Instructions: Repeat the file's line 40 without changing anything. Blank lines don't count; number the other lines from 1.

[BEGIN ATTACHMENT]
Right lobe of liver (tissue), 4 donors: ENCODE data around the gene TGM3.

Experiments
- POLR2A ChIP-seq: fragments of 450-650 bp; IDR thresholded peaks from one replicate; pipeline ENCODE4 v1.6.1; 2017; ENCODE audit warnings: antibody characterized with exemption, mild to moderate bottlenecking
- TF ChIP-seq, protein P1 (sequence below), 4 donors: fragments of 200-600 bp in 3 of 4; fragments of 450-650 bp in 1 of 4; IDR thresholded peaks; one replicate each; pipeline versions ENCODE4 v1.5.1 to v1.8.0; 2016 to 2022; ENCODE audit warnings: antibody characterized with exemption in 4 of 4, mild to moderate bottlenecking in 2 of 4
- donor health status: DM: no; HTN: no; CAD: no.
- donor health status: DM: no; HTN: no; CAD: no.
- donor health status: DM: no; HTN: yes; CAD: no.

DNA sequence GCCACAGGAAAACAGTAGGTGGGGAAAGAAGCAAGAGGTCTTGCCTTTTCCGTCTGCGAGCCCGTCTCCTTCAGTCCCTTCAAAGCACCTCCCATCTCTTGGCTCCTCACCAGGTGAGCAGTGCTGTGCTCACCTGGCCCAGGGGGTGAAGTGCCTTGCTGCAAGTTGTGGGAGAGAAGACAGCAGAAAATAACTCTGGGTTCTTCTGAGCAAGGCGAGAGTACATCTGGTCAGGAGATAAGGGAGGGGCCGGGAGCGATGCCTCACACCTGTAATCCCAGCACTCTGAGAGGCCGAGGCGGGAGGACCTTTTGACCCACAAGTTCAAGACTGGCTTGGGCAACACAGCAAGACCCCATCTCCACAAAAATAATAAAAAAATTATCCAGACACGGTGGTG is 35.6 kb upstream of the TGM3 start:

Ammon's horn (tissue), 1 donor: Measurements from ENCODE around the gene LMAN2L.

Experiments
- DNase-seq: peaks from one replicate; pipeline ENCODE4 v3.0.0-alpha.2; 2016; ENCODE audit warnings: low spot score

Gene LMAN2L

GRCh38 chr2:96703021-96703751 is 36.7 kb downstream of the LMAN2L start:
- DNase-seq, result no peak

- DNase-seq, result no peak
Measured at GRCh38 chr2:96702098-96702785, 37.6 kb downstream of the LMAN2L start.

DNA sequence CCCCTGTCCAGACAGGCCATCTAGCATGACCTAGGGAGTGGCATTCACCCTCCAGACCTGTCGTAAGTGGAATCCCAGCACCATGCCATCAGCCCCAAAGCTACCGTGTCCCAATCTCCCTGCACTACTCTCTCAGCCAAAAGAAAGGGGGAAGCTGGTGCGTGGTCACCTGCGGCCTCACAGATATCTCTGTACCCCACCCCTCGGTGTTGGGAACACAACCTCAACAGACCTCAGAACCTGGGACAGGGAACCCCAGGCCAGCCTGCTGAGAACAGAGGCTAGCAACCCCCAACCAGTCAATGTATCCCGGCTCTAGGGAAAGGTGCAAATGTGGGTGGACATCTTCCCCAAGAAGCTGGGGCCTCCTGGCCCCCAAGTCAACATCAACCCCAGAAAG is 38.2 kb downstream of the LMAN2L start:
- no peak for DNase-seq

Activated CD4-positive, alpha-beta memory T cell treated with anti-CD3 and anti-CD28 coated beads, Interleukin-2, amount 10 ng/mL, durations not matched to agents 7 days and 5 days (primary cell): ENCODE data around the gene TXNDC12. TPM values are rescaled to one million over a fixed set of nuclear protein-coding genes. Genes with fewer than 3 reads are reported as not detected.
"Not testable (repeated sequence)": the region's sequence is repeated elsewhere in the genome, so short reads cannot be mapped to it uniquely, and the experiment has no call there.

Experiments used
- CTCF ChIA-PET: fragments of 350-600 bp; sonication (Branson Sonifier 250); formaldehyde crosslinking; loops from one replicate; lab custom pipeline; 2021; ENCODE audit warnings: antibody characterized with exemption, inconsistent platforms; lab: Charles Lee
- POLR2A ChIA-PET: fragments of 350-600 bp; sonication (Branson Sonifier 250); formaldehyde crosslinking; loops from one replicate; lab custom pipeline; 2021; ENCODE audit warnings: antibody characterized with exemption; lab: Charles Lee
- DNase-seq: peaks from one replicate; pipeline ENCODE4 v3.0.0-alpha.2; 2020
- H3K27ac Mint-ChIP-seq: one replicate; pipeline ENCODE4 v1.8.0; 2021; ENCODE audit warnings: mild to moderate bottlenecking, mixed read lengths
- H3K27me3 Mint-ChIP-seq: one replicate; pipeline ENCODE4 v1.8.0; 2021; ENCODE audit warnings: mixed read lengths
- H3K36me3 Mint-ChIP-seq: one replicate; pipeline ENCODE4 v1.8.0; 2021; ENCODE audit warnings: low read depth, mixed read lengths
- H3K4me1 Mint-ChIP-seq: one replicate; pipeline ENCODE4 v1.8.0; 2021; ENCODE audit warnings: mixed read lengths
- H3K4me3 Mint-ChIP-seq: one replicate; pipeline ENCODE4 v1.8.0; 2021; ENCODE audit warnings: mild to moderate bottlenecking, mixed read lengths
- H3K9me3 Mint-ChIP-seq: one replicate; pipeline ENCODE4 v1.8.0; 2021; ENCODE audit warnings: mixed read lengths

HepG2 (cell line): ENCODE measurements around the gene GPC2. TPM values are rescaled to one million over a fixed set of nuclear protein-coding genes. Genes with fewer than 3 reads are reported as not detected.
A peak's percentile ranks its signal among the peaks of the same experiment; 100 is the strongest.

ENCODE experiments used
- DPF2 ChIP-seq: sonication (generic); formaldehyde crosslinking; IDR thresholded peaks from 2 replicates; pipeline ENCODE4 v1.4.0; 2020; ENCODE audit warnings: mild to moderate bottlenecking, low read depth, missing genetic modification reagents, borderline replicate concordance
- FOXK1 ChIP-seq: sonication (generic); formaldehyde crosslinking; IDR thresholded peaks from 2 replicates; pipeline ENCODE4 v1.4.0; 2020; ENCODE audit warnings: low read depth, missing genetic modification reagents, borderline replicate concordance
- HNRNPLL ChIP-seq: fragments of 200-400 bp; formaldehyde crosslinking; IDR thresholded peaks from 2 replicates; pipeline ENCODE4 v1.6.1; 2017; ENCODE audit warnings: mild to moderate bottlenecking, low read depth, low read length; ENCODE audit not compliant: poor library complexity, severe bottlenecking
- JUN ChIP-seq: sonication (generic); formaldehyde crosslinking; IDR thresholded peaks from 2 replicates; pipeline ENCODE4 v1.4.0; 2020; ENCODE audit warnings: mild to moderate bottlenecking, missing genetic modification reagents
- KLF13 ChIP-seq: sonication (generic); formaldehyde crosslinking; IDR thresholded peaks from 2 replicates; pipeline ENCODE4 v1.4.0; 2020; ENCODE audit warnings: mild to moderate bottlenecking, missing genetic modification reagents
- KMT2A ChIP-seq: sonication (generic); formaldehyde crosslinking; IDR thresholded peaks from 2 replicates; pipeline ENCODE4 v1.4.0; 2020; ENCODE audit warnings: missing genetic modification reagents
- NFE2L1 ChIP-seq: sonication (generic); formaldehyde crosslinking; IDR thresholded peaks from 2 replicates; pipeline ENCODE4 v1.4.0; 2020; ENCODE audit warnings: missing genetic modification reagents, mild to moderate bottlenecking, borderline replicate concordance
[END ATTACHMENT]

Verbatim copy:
- NFE2L1 ChIP-seq: sonication (generic); formaldehyde crosslinking; IDR thresholded peaks from 2 replicates; pipeline ENCODE4 v1.4.0; 2020; ENCODE audit warnings: missing genetic modification reagents, mild to moderate bottlenecking, borderline replicate concordance